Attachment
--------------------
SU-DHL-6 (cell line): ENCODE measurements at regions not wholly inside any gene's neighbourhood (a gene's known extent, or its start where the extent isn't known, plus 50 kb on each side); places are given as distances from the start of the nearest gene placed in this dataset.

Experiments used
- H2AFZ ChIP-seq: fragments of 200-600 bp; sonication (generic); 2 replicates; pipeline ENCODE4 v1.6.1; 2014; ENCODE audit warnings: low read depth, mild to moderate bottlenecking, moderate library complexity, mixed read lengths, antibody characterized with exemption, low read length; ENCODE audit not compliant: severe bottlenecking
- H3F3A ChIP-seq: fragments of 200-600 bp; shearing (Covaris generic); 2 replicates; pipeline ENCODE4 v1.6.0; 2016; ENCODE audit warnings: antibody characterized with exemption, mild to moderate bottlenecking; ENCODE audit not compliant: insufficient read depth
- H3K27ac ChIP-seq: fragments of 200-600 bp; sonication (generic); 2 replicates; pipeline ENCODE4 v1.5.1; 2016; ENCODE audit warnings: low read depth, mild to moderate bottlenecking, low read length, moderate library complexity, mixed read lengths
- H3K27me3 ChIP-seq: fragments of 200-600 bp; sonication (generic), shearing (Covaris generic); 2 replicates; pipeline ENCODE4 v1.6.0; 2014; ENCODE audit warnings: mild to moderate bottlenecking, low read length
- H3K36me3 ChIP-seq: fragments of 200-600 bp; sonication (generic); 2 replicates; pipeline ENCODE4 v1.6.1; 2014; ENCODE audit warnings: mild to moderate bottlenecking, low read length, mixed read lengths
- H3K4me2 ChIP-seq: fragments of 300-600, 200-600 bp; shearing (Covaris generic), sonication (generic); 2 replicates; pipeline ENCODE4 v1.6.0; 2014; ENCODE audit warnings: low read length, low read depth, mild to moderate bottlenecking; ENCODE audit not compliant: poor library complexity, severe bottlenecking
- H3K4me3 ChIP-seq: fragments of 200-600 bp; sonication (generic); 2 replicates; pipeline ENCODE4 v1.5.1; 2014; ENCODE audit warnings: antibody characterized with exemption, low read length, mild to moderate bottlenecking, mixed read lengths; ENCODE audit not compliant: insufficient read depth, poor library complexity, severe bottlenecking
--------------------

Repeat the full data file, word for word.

SU-DHL-6 (cell line): ENCODE measurements at regions not wholly inside any gene's neighbourhood (a gene's known extent, or its start where the extent isn't known, plus 50 kb on each side); places are given as distances from the start of the nearest gene placed in this dataset.

Experiments used
- H2AFZ ChIP-seq: fragments of 200-600 bp; sonication (generic); 2 replicates; pipeline ENCODE4 v1.6.1; 2014; ENCODE audit warnings: low read depth, mild to moderate bottlenecking, moderate library complexity, mixed read lengths, antibody characterized with exemption, low read length; ENCODE audit not compliant: severe bottlenecking
- H3F3A ChIP-seq: fragments of 200-600 bp; shearing (Covaris generic); 2 replicates; pipeline ENCODE4 v1.6.0; 2016; ENCODE audit warnings: antibody characterized with exemption, mild to moderate bottlenecking; ENCODE audit not compliant: insufficient read depth
- H3K27ac ChIP-seq: fragments of 200-600 bp; sonication (generic); 2 replicates; pipeline ENCODE4 v1.5.1; 2016; ENCODE audit warnings: low read depth, mild to moderate bottlenecking, low read length, moderate library complexity, mixed read lengths
- H3K27me3 ChIP-seq: fragments of 200-600 bp; sonication (generic), shearing (Covaris generic); 2 replicates; pipeline ENCODE4 v1.6.0; 2014; ENCODE audit warnings: mild to moderate bottlenecking, low read length
- H3K36me3 ChIP-seq: fragments of 200-600 bp; sonication (generic); 2 replicates; pipeline ENCODE4 v1.6.1; 2014; ENCODE audit warnings: mild to moderate bottlenecking, low read length, mixed read lengths
- H3K4me2 ChIP-seq: fragments of 300-600, 200-600 bp; shearing (Covaris generic), sonication (generic); 2 replicates; pipeline ENCODE4 v1.6.0; 2014; ENCODE audit warnings: low read length, low read depth, mild to moderate bottlenecking; ENCODE audit not compliant: poor library complexity, severe bottlenecking
- H3K4me3 ChIP-seq: fragments of 200-600 bp; sonication (generic); 2 replicates; pipeline ENCODE4 v1.5.1; 2014; ENCODE audit warnings: antibody characterized with exemption, low read length, mild to moderate bottlenecking, mixed read lengths; ENCODE audit not compliant: insufficient read depth, poor library complexity, severe bottlenecking